Helena Bonham Carter joins Terminator 4!

The Hollywood Reporter, via Reuters, is spreading the news:

The British actress is in talks to board “Terminator Salvation,” the fourth installment in the franchise kicked off by James Cameron in 1984. Roles in the new film have been kept under wraps, but insiders described the Bonham Carter role as small but pivotal.

This brings the number of Terminator 4 actors that I have interviewed up to two, now.

I met Christian Bale, who plays John Connor in T4, on the junket for The New World (2005).

And I interviewed Helena Bonham Carter for the student newspaper The Ubyssey when she came to Vancouver to promote Margaret’s Museum (1995); see page 3 of this PDF file.

I have very fond memories of her cradling my tape recorder in her lap — most interviewees tend to ignore the thing — and at one point, I believe she took it with her into her bedroom while she went to fetch something, talking and continuing to answer one of my questions all the way.

I also recall the sympathetic look she gave me when I tried to take her picture and something went wrong with my camera. Oh well, with any luck, I can try it again, one of these days.

Shyamalan’s cinematic magic no longer Happening

IT’S a common mistake, but still worth noting: Contrary to what many people seem to think, The Sixth Sense was not M. Night Shyamalan’s first movie.

It was, in fact, his third. But virtually no one had seen his first film, Praying with Anger (still not available on DVD), or his second film, Wide Awake (with Rosie O’Donnell as a nun who really likes baseball).

So when The Sixth Sense came out in the summer of 1999 and wowed audiences with its deeply felt drama and its shocking twist ending — becoming such a big word-of-mouth hit that, for the next couple years, it was one of the top 10 films of all time at the North American box office — it was easy for many people to treat the film as though it marked the debut of a brilliant and brand-new talent.

[Read more…]

Movies that taunt their audiences.

He’s only got two examples so far, and normally you need three to make this sort of pronouncement, but Glenn Kenny says he detects a trend anyway:

  1. In Jumper, Hayden Christensen plays a guy who can teleport to any place in the world — or at least any place that he can remember being to before — and in one of his voice-overs, he declares: “I wasn’t always like this. Once, I was a normal person. A chump, just like you.”

  2. In Wanted, which is turning out to have one of the biggest opening weekends of any R-rated film ever, James McAvoy plays a superpowered assassin who can make bullets curve around obstacles to reach their intended targets — and in one of his voice-overs, he declares: “Six weeks ago, I was ordinary and pathetic, just like you.”

The headline that Kenny gives his musings on this trend-in-the-making — “Contempt for the audience!” — brings to mind, for me, recent accusations by a handful of critics that WALL*E, which depicts the human race of the future as a mass of fat and lazy consumers, and which is also doing phenomenal business this weekend, is also “an insult to its customers.”

I have not yet seen WALL*E, so I cannot say whether it merits this criticism or whether it merits being lumped in with these other films — though from what I hear, it at least tries to go someplace redemptive with its satirical set-up. I have, however, seen the other two films, and I think one could point to significant differences between them, too, if one wanted to.

For one thing, the Christensen character makes his statement at the beginning of Jumper, when he is callow and arrogant and unaware of the larger forces that are about to intrude upon his life; he makes his statement, in other words, before the story has given him any opportunity for redemption. (Whether he takes full advantage of that opportunity is another subject for another time.)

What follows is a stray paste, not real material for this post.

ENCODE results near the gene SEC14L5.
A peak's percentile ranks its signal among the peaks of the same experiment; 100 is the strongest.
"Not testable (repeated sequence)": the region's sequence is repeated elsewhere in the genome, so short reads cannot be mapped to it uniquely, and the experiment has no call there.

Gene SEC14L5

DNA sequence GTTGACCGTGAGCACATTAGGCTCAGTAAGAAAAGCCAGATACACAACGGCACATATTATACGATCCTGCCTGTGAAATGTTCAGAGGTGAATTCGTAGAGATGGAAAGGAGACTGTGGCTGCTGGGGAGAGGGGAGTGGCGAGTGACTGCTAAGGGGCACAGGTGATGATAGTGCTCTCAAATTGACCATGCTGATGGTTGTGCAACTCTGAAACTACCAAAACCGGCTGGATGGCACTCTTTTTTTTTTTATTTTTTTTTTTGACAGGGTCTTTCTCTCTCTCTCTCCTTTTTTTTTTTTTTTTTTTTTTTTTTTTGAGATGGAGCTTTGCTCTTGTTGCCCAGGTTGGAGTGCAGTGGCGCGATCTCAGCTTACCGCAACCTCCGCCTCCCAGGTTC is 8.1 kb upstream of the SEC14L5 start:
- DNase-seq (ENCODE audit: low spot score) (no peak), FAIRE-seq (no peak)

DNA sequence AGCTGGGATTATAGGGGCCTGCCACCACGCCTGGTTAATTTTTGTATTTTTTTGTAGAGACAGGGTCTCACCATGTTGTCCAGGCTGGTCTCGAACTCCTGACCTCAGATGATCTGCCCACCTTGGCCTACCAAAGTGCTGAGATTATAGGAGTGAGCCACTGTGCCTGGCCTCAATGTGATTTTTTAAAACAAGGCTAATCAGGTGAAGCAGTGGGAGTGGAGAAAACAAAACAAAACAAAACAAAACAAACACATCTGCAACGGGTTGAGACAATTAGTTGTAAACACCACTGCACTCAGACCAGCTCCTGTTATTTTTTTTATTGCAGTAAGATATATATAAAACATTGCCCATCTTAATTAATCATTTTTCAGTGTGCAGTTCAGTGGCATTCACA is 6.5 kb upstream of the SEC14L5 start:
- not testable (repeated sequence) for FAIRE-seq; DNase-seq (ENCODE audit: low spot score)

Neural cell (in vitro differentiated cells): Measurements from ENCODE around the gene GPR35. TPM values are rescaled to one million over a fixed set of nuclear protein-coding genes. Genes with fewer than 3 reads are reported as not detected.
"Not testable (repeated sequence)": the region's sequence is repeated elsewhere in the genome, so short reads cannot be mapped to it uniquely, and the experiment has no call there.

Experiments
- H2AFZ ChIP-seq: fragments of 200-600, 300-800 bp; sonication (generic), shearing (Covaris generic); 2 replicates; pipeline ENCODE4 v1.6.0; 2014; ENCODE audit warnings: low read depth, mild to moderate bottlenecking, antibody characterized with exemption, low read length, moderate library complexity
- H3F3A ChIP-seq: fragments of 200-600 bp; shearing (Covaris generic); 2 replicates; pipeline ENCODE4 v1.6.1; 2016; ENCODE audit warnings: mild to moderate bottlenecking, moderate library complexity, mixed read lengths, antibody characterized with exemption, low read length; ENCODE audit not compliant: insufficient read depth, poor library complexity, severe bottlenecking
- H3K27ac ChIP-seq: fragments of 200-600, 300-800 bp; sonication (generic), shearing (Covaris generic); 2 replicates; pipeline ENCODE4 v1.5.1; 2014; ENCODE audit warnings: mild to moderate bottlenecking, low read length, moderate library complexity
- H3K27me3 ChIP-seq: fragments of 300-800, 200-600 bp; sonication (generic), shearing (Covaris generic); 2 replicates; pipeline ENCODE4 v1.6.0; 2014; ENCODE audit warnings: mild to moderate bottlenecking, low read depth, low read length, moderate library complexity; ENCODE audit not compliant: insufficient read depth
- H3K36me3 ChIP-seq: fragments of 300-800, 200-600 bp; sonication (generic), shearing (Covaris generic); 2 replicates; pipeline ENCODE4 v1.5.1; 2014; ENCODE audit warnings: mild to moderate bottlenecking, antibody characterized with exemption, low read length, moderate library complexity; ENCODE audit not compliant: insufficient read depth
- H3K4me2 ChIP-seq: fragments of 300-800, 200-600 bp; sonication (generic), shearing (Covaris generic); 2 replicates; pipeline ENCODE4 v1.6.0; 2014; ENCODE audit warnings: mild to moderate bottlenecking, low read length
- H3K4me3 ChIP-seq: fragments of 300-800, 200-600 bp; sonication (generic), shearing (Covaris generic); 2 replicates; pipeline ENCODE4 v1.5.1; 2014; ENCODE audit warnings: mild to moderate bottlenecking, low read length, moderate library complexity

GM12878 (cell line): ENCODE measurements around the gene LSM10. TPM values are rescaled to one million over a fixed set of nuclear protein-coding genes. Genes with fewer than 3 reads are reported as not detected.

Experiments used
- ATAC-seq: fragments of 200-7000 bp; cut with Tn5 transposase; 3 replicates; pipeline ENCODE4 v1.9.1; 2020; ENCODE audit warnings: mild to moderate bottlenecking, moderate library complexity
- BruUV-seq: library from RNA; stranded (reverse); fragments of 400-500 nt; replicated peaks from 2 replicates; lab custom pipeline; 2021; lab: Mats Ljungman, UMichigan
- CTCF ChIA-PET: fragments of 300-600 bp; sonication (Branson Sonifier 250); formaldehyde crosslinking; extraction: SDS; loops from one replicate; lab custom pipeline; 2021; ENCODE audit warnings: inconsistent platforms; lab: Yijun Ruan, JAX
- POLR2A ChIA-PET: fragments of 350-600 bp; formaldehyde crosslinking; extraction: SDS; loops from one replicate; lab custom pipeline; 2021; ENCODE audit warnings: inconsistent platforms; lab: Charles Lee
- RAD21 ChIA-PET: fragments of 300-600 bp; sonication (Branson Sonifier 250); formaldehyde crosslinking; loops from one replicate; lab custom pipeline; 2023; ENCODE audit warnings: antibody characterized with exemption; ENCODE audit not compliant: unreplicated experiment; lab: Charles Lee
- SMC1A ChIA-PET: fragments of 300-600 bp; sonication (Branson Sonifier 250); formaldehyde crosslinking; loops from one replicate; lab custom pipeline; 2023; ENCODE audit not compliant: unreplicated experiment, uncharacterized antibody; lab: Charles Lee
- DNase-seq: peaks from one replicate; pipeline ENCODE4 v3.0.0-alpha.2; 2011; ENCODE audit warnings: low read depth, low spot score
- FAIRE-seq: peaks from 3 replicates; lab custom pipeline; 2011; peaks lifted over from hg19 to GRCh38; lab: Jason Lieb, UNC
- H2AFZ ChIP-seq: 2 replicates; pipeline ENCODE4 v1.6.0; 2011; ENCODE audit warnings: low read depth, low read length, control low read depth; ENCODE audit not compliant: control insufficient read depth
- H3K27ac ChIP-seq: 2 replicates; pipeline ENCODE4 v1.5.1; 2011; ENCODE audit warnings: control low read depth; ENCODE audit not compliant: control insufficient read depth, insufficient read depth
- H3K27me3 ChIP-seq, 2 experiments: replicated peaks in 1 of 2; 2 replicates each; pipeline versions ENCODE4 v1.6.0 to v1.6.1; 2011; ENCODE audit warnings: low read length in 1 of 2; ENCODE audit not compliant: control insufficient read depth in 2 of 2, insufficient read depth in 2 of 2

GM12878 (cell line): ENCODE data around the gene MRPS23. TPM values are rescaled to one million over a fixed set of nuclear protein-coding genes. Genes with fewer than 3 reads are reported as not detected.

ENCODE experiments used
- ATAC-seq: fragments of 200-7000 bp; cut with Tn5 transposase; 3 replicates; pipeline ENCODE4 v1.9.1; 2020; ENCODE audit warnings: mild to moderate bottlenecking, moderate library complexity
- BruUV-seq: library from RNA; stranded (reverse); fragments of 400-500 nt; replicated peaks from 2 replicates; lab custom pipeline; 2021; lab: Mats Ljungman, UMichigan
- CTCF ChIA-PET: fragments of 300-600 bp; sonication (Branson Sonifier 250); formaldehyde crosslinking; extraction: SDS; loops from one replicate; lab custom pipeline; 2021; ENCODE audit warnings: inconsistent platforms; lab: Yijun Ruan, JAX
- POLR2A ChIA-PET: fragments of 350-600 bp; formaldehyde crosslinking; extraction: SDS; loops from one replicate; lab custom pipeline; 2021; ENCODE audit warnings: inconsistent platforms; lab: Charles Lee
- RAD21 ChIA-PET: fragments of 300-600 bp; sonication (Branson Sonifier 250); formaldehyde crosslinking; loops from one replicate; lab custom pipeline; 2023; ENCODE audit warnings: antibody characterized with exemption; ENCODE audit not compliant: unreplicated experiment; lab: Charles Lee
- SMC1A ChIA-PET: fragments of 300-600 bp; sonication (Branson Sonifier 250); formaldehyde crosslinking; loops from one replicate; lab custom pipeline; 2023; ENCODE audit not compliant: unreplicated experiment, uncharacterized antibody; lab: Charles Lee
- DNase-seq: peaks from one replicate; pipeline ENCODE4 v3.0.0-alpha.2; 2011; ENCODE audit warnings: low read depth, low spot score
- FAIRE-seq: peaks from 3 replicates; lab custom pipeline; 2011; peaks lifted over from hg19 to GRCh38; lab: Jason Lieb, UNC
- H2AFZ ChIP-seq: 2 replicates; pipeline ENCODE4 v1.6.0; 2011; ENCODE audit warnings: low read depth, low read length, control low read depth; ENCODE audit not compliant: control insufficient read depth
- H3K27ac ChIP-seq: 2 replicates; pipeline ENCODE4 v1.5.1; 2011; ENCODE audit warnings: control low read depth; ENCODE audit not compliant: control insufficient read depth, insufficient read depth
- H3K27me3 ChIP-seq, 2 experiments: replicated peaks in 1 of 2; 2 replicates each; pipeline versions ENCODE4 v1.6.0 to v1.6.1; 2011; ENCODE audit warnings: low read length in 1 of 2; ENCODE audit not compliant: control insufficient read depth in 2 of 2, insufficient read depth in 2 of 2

The McAvoy character, on the other hand, makes his statement at the end of Wanted, after he has passed through all the training exercises and narrative curveballs that transform him from a wussy office drone to a superpowered hitman. So in his case, the arrogance is something that he seems to earn over the course of his self-actualization, whether you agree with it or not.

This movement towards arrogance on the part of McAvoy’s character is certainly one of the more problematic aspects of Wanted — which is, in many ways, kind of like David Fincher’s Fight Club (1999) but without the clear critique of the characters’ own fascist tendencies. But I actually kind of like this problem.

To bring in another Edward Norton movie, the final moments of Wanted are kind of like the final moments in The Incredible Hulk, inasmuch as they show a character finally taking “control” of his life, but they leave you wondering whether he will use this control to remain a hero or become a villain.

They highlight, in other words, the value of autonomy and self-determination, but also the risks that come with those things. Without free will, we couldn’t be good, not in any meaningful way — but without free will, we also couldn’t sin or do evil. So is the risk of sin and evil worth the free will? That sort of thing.

Do I think we should all try to be more than ordinary in some way? Yeah, absolutely. Do I think extra-ordinary people face the temptation to lord it over the ordinary people, and to think that they are better than they really are? Yeah, absolutely. Do I think McAvoy poses a legitimate challenge to the audience, even if he personally seems to represent something that we should try to avoid in our own lives? Yeah, absolutely.

So a part of me likes that tension at the end of Wanted — even if it seems to lend some validity to McAvoy’s claim that he is no longer “ordinary and pathetic” like the rest of us.

Frankly, if it weren’t for Kenny, I never would have made any sort of connection between this film and Jumper. The film that I was reminded of, at the end of Wanted, was Trainspotting (1996), which famously concludes with Ewan McGregor telling the audience that he’s going to blend in and become a part of society, just like the people he mocked at the beginning of the film, and just like the sorry lot of us sitting right there in the theatre.

Maybe it’s because McAvoy and McGregor are both Scottish, I dunno.

His Dark Materials — still not dead yet?

Believe it or not, the newest Variety story on the comings and goings at New Line Cinema includes these sentences:

There are also the two “Hobbit” films and a possible sequel to “The Golden Compass.” The question is how much Warner Bros. will get involved in those tentpoles.